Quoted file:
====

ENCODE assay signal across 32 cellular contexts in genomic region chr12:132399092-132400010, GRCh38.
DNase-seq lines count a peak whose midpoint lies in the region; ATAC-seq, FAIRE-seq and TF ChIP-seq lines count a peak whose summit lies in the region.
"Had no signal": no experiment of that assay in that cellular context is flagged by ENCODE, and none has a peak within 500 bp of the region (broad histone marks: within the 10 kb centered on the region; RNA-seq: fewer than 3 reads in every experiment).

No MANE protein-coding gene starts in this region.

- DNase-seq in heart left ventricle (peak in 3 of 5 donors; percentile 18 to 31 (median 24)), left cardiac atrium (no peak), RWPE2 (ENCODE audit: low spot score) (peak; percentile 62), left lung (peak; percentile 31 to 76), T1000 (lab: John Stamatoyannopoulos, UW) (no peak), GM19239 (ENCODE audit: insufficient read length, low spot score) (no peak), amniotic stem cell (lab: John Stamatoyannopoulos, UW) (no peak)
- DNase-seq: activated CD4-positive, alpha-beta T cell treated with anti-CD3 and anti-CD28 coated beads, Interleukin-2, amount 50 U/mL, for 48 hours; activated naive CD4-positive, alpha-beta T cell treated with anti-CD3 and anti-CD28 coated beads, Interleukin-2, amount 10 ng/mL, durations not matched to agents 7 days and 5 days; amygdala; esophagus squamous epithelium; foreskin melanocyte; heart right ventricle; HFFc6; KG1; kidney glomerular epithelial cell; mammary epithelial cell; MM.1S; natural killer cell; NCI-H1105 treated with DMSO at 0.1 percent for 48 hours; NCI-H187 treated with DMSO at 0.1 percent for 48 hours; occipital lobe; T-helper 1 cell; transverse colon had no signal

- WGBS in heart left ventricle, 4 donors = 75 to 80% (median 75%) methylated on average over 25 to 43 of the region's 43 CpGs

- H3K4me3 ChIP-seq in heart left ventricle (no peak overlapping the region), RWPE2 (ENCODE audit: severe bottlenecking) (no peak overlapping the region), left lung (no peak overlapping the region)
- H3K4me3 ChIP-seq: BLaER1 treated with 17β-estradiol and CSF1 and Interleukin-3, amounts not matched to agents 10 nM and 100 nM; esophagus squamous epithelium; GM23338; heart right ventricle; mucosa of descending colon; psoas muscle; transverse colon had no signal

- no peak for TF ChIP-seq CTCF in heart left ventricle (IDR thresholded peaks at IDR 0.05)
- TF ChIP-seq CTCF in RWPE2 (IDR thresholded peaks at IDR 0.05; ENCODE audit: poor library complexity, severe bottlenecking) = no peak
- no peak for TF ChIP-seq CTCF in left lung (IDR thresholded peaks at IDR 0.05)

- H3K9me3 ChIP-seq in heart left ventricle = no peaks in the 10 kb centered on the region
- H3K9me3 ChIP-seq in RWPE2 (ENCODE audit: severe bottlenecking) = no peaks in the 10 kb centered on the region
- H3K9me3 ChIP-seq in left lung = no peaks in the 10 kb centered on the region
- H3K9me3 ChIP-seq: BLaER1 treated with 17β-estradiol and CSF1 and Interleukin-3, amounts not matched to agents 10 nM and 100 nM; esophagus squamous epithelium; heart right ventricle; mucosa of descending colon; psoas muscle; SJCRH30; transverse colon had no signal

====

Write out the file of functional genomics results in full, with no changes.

ENCODE assay signal across 32 cellular contexts in genomic region chr12:132399092-132400010, GRCh38.
DNase-seq lines count a peak whose midpoint lies in the region; ATAC-seq, FAIRE-seq and TF ChIP-seq lines count a peak whose summit lies in the region.
"Had no signal": no experiment of that assay in that cellular context is flagged by ENCODE, and none has a peak within 500 bp of the region (broad histone marks: within the 10 kb centered on the region; RNA-seq: fewer than 3 reads in every experiment).

No MANE protein-coding gene starts in this region.

- DNase-seq in heart left ventricle (peak in 3 of 5 donors; percentile 18 to 31 (median 24)), left cardiac atrium (no peak), RWPE2 (ENCODE audit: low spot score) (peak; percentile 62), left lung (peak; percentile 31 to 76), T1000 (lab: John Stamatoyannopoulos, UW) (no peak), GM19239 (ENCODE audit: insufficient read length, low spot score) (no peak), amniotic stem cell (lab: John Stamatoyannopoulos, UW) (no peak)
- DNase-seq: activated CD4-positive, alpha-beta T cell treated with anti-CD3 and anti-CD28 coated beads, Interleukin-2, amount 50 U/mL, for 48 hours; activated naive CD4-positive, alpha-beta T cell treated with anti-CD3 and anti-CD28 coated beads, Interleukin-2, amount 10 ng/mL, durations not matched to agents 7 days and 5 days; amygdala; esophagus squamous epithelium; foreskin melanocyte; heart right ventricle; HFFc6; KG1; kidney glomerular epithelial cell; mammary epithelial cell; MM.1S; natural killer cell; NCI-H1105 treated with DMSO at 0.1 percent for 48 hours; NCI-H187 treated with DMSO at 0.1 percent for 48 hours; occipital lobe; T-helper 1 cell; transverse colon had no signal

- WGBS in heart left ventricle, 4 donors = 75 to 80% (median 75%) methylated on average over 25 to 43 of the region's 43 CpGs

- H3K4me3 ChIP-seq in heart left ventricle (no peak overlapping the region), RWPE2 (ENCODE audit: severe bottlenecking) (no peak overlapping the region), left lung (no peak overlapping the region)
- H3K4me3 ChIP-seq: BLaER1 treated with 17β-estradiol and CSF1 and Interleukin-3, amounts not matched to agents 10 nM and 100 nM; esophagus squamous epithelium; GM23338; heart right ventricle; mucosa of descending colon; psoas muscle; transverse colon had no signal

- no peak for TF ChIP-seq CTCF in heart left ventricle (IDR thresholded peaks at IDR 0.05)
- TF ChIP-seq CTCF in RWPE2 (IDR thresholded peaks at IDR 0.05; ENCODE audit: poor library complexity, severe bottlenecking) = no peak
- no peak for TF ChIP-seq CTCF in left lung (IDR thresholded peaks at IDR 0.05)

- H3K9me3 ChIP-seq in heart left ventricle = no peaks in the 10 kb centered on the region
- H3K9me3 ChIP-seq in RWPE2 (ENCODE audit: severe bottlenecking) = no peaks in the 10 kb centered on the region
- H3K9me3 ChIP-seq in left lung = no peaks in the 10 kb centered on the region
- H3K9me3 ChIP-seq: BLaER1 treated with 17β-estradiol and CSF1 and Interleukin-3, amounts not matched to agents 10 nM and 100 nM; esophagus squamous epithelium; heart right ventricle; mucosa of descending colon; psoas muscle; SJCRH30; transverse colon had no signal